Selective coordination solutions, challenges covered in Webcast

The importance of selective coordination as a strategy, and the dangers of ignoring such a strategy, were emphasized during PLANT ENGINEERING's Webcast on the topic May 25. The Webcast, sponsored by Cooper Bussmann, is one in a series of Webcasts planned this summer to focus on key safety and maintenance issues on the plant floor.
By Jack Smith June 15, 2007

The importance of selective coordination as a strategy, and the dangers of ignoring such a strategy, were emphasized during PLANT ENGINEERING ‘s Webcast on the topic May 25. The Webcast, sponsored by Cooper Bussmann, is one in a series of Webcasts planned this summer to focus on key safety and maintenance issues on the plant floor.

Selective coordination involves localization of an overcurrent condition to restrict outages to the affected circuit or equipment, which is accomplished by the choice of overcurrent protective devices and their ratings or settings. Selective coordination is achieved when only the overcurrent device closest to an overload or fault operates to clear it.

Vince Saporita, vice-president of technical marketing and services at St. Louis-based Cooper Bussmann, and Charles J. Nochumson, application engineer for Eaton Electrical in Phoenix, provided examples of how to coordinate for optimum uptime and maximum safety.

“Selective coordination requirements increase system reliability,” Saporita said. “It facilitates power restoration to affected loads. It is vital for critical systems. It keeps critical loads powered as long and as much as possible.”

The Webcast covered the how as well as the why. “For fuses, we want the clearing energy for the load-side fuse to be less than the melting energy of the line-side fuse,” Saporita said. “In other words, if the smaller fuse clears the fault before the larger fuse melts, then there is selectivity between those two devices.”

“All the line-side emergency and legally-required protective devices in series with the downstream protective device directly protecting the circuit having the overcurrent must wait,” added Nochumson. “When progressing upstream toward the source, each protective device must be configured with an increasingly longer time delay. This will ensure the device downstream has an opportunity to operate and clear the overcurrent first.”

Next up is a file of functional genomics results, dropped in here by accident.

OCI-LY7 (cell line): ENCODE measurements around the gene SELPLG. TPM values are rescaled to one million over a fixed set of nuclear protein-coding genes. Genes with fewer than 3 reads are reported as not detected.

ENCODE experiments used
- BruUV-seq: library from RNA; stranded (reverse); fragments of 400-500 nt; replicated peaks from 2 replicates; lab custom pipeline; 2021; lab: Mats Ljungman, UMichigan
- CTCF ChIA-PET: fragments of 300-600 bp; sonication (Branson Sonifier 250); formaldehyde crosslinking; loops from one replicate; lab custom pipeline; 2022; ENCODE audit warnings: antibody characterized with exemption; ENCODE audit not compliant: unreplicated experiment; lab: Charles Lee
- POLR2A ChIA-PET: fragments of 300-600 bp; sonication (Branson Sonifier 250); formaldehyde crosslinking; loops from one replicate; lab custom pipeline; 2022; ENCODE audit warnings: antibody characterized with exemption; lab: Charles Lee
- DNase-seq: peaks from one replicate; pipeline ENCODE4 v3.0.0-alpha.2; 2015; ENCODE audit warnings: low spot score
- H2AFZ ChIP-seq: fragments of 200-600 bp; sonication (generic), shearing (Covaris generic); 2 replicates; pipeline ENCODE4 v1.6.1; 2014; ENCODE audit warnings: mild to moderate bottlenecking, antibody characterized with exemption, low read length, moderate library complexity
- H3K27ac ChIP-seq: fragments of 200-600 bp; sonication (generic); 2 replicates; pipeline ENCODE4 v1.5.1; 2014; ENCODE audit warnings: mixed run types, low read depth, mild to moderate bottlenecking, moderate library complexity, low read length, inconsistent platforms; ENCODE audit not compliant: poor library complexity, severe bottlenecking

Both panelists offered best practices and electrical system design advice. They said caution should be used when designing selectively coordinated systems. “One of the consequences of increasing the size or type of overcurrent protective device to meet the 2005 NEC-mandated selective coordination requirements is that for the same level of fault current, the new protective device will wait longer to clear the same level of fault current,” said Nochumson. “If the fault is on the load side of the most downstream device, this is no problem.

“However, if the fault should occur on the line side of the immediate downstream protective device, such as when someone is working on an emergency panelboard hot %%MDASSML%% which is not recommended, but happens in the real world %%MDASSML%% and shorts the bus, then the available arc flash energy could be increased significantly.”

The “Selective Coordination Issues” Webcast is archived on the PLANT ENGINEERING Website. To view it, go to www.PlantEngineering.com , click on the “Plant Live” link, then on the “Webcast Archive” link.